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Frankenheimer, John Michael


FRANKENHEIMER, JOHN MICHAEL (1930–2002), U.S. director. Born in New York City of Catholic-Jewish parentage, Frankenheimer graduated from La Salle Military Academy (1947). He wanted to be an actor, but when he was accepted into the Motion Picture Squadron of the Air Force, he discovered that his real skill lay behind the camera. He was a director for cbs television (1953–60), producing, among other programs, The Turn of the Screw and Days of Wine and Roses. He directed a total of 152 live television shows between 1954 and 1960, including such series as Climax! and Playhouse 90. Frankenheimer, who thoroughly enjoyed directing live television, was one of the first tv directors to use multiple camera angles, a moving camera, quick editing, and close-ups.

Ultimately, however, he became a successful director of feature films on the big screen. Through his movies, he used the opportunity to express his views on significant social and philosophical issues. Frankenheimer's films include The Young Stranger (1957); The Young Savages (1961); All Fall Down (1962); Birdman of Alcatraz (1962); The Manchurian Candidate (1962); The Train (1964); Seven Days in May (1964); Grand Prix (1966); The Fixer (1968); The Gypsy Moths (1969); The Horsemen (1971); The Iceman Cometh (1973); The French Connection ii (1975); Black Sunday (1977); Year of the Gun (1991); The Island of Dr. Moreau (1996); Ronin (1998); Reindeer Games (2000); and The Hire: Ambush (2001). At the same time he produced and directed such tv fare as The Rainmaker (1982); The Burning Season (1994); Andersonville (1996); George Wallace (1997); and Paths to War (2002). During his career, he won four Emmy awards and was nominated for nine others.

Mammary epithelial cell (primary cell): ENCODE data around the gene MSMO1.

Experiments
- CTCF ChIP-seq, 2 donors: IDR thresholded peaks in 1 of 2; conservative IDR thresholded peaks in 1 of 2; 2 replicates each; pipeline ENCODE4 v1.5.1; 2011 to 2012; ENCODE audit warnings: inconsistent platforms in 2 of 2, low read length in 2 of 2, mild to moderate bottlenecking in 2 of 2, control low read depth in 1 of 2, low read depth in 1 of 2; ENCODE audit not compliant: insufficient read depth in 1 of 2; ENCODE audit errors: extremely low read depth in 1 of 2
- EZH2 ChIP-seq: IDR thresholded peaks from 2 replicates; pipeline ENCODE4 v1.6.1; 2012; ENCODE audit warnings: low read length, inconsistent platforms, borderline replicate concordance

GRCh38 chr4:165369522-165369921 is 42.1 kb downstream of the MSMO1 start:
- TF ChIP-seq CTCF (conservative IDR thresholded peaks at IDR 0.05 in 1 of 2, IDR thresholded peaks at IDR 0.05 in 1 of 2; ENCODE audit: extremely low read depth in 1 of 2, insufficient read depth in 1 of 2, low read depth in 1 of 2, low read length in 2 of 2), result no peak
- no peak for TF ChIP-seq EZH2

In 2002 he was inducted into the Television Hall of Fame.

add. bibliography:

G. Pratley, The Cinema of John Frankenheimer (1969); G. Pratley, The Films of Frankenheimer: Forty Years in Film (1998).

[Jonathan Licht /

Ruth Beloff (2nd ed.)]

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